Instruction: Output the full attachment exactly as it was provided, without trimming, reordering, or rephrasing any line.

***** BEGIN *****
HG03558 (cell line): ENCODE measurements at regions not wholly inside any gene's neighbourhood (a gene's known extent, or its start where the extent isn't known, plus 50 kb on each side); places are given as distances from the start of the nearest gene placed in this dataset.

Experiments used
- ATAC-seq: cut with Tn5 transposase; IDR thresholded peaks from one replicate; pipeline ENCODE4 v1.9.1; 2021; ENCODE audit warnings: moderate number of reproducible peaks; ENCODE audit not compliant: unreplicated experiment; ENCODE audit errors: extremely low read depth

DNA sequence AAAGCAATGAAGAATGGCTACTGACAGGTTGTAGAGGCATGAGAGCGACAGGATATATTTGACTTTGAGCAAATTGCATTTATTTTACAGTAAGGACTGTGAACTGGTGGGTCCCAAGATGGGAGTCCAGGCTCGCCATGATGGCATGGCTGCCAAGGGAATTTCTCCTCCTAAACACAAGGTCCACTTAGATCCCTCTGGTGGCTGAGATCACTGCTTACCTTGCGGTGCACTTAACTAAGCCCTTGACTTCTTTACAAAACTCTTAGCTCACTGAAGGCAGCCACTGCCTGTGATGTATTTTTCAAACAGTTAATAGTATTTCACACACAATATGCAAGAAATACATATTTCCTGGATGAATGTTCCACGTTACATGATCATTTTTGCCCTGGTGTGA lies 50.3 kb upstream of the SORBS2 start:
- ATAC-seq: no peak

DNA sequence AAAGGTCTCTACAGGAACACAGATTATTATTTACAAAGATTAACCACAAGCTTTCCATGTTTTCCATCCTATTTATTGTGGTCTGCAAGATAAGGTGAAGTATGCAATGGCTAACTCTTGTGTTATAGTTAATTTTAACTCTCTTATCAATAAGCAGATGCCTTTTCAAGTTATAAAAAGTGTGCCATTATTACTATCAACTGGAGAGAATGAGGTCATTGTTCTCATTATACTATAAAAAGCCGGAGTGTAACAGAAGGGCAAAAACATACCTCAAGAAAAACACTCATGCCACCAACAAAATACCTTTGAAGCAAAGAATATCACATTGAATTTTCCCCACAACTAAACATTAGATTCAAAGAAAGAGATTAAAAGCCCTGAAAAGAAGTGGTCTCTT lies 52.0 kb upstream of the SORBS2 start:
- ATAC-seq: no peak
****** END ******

HG03558 (cell line): ENCODE measurements at regions not wholly inside any gene's neighbourhood (a gene's known extent, or its start where the extent isn't known, plus 50 kb on each side); places are given as distances from the start of the nearest gene placed in this dataset.

Experiments used
- ATAC-seq: cut with Tn5 transposase; IDR thresholded peaks from one replicate; pipeline ENCODE4 v1.9.1; 2021; ENCODE audit warnings: moderate number of reproducible peaks; ENCODE audit not compliant: unreplicated experiment; ENCODE audit errors: extremely low read depth

DNA sequence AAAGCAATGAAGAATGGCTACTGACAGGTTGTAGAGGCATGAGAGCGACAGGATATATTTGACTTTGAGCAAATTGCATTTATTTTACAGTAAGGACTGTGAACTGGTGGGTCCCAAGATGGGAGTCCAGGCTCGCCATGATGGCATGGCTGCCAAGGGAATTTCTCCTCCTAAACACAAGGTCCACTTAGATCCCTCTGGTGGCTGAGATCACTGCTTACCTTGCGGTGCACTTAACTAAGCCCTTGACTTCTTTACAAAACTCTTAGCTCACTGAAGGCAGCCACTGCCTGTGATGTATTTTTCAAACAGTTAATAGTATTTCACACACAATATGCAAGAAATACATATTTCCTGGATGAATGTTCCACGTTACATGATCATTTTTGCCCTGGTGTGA lies 50.3 kb upstream of the SORBS2 start:
- ATAC-seq: no peak

DNA sequence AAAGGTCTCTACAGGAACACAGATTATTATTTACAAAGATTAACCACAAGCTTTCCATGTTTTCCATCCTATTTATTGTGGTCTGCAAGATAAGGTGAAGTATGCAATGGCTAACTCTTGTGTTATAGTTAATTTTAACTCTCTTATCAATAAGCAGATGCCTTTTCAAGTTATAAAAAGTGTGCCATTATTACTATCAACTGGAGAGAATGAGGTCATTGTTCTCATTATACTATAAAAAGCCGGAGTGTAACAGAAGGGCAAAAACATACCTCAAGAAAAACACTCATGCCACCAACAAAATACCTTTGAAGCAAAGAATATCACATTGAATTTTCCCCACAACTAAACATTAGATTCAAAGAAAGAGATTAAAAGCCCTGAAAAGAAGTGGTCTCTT lies 52.0 kb upstream of the SORBS2 start:
- ATAC-seq: no peak